First of all, she’d have had the chance to meet with supporting and non-judgemental professionals who would have explored her feelings about gender with her, without trying to push her one way or the other. They’d have taken a full and detailed look at what was going on in her life generally; at how her family life, her school life, and her social life were going, and whether there were problems there. They’d assess her for signs of mental health problems such as depression or anxiety, and, if such were found, treat them appropriately. They’d have provided support for her and her family, as well as pointing her in the direction of other resources that could help.

They’d have discussed whether or not she wanted to try any parts of what’s known as ‘social transitioning’ – living as one gender without making any physical changes. For example, she might want to try having clothes, haircuts or toys that were traditionally viewed as ‘for boys’, or maybe even move on to being called by a boy’s name and/or referred to as ‘he’ instead of ‘she’. If so, there would have been some careful discussion of what implications this might have in terms of how other people would react and treat her, and it would also have been made clear to her that this was an experiment, not the start of an irreversible journey; if she tried these changes and found that they made her more uncomfortable rather than less, it would be absolutely fine for her to reverse them at any point. She might have been offered the option of trying these changes only on holiday, where it would be easy for her to stop them without pushback from people who knew her. Of course, on discussion it might have emerged that she didn’t feel comfortable with trying any of these changes; that would also have been fine. The goal over this time would be to help her explore her feelings about her gender in ways that would be fully reversible should those feelings change.

It’s not clear from her comment when her beliefs about having the wrong-gender body faded, although clearly it was at some point between age 5 and when she hit puberty. If those feelings did persist over the next few years, the clinic would have been particularly on the lookout for how she reacted to the run-up to/early stages of puberty. This is because, in the Steensma et al study I linked to above, this showed up as the stage that differentiated persisters (those children whose gender dysphoria feelings continued) from desisters (those children who grew out of them). Desisters reported that, during this stage, they found themselves coming more to terms with their bodies, and that pubertal changes were, overall, a positive factor that helped reconcile them with the idea of being their birth gender. Persisters reported the exact opposite; their feelings of gender dysphoria became much stronger, and pubertal changes were extremely distressing for them.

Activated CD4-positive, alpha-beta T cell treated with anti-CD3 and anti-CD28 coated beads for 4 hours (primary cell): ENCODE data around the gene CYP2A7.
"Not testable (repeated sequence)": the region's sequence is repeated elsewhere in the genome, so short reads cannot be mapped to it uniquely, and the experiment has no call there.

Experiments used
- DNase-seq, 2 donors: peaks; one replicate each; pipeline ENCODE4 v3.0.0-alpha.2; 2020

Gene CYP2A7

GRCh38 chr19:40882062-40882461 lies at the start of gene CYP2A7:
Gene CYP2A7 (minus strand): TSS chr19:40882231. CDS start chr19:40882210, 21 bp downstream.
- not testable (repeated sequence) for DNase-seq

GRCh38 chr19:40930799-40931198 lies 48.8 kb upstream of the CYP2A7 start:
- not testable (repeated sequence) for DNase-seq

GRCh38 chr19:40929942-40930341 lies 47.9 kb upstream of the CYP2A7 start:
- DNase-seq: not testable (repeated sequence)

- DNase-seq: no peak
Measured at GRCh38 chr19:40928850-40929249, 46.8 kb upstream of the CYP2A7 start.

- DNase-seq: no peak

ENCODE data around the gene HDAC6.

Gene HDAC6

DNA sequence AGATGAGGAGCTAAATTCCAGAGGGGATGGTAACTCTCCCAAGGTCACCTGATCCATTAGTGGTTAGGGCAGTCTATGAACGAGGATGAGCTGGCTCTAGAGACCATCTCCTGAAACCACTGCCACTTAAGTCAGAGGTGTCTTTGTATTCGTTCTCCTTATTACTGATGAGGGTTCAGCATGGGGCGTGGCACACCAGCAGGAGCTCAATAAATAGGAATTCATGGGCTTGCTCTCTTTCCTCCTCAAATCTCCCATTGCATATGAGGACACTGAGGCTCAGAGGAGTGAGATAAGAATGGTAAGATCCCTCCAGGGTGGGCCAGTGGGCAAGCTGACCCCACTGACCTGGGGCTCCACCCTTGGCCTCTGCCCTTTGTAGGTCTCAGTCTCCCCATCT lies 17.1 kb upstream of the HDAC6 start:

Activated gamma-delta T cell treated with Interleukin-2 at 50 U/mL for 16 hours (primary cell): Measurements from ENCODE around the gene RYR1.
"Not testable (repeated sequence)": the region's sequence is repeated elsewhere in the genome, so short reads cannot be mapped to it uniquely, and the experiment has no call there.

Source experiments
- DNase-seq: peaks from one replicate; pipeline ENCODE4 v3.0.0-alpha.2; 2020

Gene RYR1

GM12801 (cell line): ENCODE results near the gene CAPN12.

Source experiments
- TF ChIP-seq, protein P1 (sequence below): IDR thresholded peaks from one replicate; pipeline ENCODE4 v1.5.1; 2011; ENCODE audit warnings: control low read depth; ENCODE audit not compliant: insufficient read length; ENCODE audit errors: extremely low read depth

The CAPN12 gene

This woman, of course, was clearly a desister. From her wording (‘By the time I was an adolescent, these feelings had disappeared’), it sounds as though, in her case, the initial feelings of gender dysphoria faded before she reached puberty. When that happened, her family would have been able simply to discharge her from the clinic.

That’s it. That’s what would have happened. That’s what happens to children today who are referred to gender identity clinics with feelings that turn out to be temporary; they get to talk those feelings over with supportive and non-judgemental medical professionals who also do their best to find out about any other problems in the child’s life that may need help, they’re supported in reversible ways of experimenting with gender identity if and only if they so wish, and they can stop follow-up whenever they feel the feelings have faded.